Know Your Sport Shoes
If you play a sport three or more times per week, a sport-specific shoe may be necessary. Remember that after 300 to 500 miles of running or 300 hours of aerobic activity, the cushioning material in a shoe is usually worn down and it's time to toss the shoes.
Choices, choices . . .
The fitness boom of the last 25 years has led to an explosion in the manufacture of sports shoes. The sports shoe consumer of the 1960s only had to make one choice: the all-purpose sneaker. Today's consumer must choose from among hundreds of brands and styles of athletic shoes designed for every sport and activity.
You may feel overwhelmed by the choices available to you, particularly since the athletic footwear industry introduces more technologically sophisticated shoes with new designs and features every year. Slick ads and television commercials tout these features, but offer little in the way of advice in selecting the shoes that match your feet. One brand does not meet the needs of everyone, and the latest innovation or most expensive shoe with all the features may not be your best choice.
The information below will help you determine the right shoe for you, the one that will help you enjoy sports and lessen your chance of injury. The information includes what you should look for in sport-specific shoes, features in construction that provide comfort and prevent injuries, how to obtain a proper shoefit, and shoe adjustments that can be made to treat foot problems.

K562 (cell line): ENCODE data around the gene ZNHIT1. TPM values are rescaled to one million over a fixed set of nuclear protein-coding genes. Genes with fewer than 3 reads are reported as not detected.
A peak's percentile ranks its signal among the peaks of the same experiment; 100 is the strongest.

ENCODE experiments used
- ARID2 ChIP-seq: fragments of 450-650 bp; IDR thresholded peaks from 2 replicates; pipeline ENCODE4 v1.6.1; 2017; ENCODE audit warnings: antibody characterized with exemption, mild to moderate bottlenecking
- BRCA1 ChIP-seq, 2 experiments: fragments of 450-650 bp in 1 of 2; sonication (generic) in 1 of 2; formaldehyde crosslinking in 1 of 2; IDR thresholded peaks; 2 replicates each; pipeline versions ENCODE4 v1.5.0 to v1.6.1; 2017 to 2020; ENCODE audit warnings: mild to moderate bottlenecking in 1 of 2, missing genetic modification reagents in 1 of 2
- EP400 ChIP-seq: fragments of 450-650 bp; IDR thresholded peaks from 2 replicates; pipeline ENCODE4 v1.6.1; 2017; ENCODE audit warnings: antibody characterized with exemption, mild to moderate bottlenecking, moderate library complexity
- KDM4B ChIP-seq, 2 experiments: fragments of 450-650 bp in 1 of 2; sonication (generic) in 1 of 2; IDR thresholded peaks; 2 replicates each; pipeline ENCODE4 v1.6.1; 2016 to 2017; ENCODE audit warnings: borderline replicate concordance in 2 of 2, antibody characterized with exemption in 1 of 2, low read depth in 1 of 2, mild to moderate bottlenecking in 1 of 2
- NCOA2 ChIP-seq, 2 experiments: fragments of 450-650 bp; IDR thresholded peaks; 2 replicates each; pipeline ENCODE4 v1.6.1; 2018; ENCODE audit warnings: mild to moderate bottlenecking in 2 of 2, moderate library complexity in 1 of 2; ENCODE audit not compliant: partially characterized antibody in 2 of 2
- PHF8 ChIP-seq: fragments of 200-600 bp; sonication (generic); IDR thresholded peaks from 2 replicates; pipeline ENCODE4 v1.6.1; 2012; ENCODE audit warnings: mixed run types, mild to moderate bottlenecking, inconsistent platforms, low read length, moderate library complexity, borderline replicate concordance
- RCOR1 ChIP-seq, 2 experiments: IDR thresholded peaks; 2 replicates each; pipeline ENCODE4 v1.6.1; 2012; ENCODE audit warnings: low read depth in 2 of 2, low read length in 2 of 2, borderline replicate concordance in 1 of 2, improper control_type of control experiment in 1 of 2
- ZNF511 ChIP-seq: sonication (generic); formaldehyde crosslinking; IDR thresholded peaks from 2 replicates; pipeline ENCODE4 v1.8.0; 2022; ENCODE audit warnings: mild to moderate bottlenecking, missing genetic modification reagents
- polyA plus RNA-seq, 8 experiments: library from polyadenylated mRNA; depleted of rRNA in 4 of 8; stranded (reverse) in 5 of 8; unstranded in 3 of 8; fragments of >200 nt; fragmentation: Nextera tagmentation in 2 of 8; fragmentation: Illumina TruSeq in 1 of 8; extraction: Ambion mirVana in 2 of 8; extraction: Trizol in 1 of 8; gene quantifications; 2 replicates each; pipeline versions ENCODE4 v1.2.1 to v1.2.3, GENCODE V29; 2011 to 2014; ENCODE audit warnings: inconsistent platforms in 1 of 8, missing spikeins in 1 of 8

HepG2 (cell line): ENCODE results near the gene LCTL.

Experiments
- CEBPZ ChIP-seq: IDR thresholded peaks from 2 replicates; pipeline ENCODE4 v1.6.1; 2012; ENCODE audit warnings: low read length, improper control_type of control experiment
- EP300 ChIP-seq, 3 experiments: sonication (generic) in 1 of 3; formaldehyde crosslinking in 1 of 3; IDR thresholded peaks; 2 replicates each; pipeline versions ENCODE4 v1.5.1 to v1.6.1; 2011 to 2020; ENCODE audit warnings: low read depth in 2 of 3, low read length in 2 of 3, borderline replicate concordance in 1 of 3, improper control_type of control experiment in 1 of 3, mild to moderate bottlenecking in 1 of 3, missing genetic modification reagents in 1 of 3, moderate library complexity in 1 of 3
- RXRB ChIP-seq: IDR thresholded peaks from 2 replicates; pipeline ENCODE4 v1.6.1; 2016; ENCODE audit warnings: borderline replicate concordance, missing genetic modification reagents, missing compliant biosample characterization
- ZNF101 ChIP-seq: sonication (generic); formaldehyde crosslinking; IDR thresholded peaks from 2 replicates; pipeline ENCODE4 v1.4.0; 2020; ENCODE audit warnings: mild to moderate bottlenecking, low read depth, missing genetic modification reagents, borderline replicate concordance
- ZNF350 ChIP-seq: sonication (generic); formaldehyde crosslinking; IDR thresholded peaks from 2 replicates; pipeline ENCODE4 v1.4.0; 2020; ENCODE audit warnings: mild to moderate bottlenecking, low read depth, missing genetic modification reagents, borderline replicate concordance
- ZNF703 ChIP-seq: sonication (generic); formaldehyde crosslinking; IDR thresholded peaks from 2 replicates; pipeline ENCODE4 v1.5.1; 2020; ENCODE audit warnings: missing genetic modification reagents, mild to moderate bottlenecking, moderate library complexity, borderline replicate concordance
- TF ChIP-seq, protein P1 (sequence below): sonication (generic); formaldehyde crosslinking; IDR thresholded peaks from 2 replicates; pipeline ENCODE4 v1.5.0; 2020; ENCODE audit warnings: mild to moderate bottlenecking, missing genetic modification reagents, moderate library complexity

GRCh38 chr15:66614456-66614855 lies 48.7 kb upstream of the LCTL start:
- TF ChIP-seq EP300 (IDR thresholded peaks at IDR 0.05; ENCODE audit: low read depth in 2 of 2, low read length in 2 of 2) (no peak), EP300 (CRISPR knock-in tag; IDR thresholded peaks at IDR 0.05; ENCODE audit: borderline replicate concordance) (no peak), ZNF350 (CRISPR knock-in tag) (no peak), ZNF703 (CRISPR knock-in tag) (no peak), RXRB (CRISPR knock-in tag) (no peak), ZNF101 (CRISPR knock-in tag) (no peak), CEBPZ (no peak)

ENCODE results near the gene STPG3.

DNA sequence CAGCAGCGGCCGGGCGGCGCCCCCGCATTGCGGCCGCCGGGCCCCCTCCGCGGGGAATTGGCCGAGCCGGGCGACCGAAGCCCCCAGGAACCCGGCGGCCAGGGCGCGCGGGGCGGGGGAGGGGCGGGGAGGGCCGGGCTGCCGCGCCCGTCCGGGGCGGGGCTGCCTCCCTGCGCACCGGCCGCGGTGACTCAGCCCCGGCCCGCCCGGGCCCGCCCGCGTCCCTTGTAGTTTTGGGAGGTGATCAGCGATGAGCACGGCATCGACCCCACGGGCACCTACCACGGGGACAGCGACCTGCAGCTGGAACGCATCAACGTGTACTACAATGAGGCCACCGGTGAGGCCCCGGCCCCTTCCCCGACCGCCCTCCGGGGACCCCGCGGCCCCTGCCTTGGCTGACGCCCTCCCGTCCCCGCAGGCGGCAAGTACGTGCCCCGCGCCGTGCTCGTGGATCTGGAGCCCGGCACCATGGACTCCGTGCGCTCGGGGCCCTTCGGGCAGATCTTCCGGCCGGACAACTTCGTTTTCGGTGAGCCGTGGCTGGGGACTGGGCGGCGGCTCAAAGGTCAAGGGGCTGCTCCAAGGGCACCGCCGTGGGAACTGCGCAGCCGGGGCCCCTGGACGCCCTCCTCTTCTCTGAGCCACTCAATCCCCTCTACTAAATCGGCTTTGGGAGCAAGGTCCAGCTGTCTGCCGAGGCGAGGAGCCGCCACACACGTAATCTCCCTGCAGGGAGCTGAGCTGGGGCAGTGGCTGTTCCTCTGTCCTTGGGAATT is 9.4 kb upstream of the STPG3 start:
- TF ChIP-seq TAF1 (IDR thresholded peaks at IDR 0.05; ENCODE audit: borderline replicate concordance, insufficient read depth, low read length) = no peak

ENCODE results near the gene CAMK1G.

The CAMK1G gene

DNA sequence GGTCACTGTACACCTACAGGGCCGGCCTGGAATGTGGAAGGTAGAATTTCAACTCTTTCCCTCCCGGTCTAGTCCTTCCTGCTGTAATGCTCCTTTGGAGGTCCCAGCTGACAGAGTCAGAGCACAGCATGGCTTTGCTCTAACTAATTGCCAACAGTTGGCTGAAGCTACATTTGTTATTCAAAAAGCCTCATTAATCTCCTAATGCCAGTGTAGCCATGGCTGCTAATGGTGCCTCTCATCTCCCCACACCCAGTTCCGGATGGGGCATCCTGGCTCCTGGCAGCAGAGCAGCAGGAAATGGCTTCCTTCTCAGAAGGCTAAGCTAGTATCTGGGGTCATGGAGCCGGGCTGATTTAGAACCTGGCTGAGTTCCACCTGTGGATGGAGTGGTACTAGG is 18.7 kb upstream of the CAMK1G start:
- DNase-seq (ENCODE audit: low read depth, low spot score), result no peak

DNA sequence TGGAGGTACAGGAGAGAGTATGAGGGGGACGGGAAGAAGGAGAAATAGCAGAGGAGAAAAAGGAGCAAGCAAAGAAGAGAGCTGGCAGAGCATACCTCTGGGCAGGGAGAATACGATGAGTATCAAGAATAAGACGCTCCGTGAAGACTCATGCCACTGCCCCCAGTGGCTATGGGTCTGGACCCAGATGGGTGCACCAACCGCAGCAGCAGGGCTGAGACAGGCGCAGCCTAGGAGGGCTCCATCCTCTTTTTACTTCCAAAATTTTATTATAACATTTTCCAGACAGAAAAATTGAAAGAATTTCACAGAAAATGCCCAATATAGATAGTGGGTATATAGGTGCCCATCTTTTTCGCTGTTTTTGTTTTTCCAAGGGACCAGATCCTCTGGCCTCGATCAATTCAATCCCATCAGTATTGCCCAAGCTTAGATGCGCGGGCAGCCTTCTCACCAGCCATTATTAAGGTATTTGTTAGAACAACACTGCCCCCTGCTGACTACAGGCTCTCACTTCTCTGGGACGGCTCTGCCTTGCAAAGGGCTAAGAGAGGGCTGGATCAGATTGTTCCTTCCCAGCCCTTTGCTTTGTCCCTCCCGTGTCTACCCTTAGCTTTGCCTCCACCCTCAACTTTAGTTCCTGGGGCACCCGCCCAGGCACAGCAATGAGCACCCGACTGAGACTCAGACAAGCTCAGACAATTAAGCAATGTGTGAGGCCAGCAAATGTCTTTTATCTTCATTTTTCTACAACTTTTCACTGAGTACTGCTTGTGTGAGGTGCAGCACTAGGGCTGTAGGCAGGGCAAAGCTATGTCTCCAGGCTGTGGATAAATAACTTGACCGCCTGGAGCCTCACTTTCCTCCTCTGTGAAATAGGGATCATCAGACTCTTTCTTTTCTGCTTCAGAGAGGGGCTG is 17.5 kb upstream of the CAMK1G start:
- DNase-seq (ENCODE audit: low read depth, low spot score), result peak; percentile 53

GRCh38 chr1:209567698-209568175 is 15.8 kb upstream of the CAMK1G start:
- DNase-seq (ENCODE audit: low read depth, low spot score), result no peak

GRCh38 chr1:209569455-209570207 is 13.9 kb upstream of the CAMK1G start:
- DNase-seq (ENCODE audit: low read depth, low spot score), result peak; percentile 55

Conventional thinking suggests that a good running shoe should have ample cushioning to absorb shock, but there are advocates for minimalist running shoes that have with almost no cushioning. No data exist to say which type of shoe is better, but if you choose a cushioned shoe, look for overall shock absorption for the foot and good heel control. Although not a cure-all, these qualities in a running shoe may help prevent shin splints, tendinitis, heel pain, stress fractures and other overuse syndromes.
Joggers should wear a shoe with more cushioning impact. Running shoes are designed to provide maximum overall shock absorption for the foot. Such a shoe should also have good heel control. Although not a cure-all, these qualities in a running/sports shoe help prevent shin splints, tendinitis, heel pain, stress fractures and other overuse syndromes.